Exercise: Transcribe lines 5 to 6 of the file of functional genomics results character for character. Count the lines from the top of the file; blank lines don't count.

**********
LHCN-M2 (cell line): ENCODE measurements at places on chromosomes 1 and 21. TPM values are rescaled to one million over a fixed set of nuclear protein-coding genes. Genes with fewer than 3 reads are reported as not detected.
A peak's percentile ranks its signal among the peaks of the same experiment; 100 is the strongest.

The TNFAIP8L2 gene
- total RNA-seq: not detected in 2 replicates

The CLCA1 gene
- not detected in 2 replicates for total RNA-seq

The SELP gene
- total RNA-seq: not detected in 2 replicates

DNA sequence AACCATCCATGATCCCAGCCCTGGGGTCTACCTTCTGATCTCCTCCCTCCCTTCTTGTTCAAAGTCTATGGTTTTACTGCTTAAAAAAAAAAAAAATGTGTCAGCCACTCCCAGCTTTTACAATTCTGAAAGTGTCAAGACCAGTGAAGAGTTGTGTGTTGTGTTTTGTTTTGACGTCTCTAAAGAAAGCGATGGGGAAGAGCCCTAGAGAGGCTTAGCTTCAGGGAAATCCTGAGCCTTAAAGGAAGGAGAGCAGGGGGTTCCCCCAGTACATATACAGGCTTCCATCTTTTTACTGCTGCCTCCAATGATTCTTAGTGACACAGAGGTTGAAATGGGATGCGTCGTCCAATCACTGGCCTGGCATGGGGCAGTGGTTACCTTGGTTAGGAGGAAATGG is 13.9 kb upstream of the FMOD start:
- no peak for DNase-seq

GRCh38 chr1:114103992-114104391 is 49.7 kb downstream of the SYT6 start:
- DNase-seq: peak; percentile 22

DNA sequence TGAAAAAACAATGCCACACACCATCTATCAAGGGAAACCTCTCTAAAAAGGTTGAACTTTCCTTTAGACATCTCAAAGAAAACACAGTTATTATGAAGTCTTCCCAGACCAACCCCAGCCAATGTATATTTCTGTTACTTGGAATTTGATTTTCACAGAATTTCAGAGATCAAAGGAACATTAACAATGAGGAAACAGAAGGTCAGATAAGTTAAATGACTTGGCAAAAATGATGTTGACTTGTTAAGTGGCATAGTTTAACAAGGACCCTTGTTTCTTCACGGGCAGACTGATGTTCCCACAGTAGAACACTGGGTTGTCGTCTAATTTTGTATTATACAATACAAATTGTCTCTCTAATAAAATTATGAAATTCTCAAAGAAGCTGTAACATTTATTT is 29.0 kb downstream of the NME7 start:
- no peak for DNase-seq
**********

The CLCA1 gene
- not detected in 2 replicates for total RNA-seq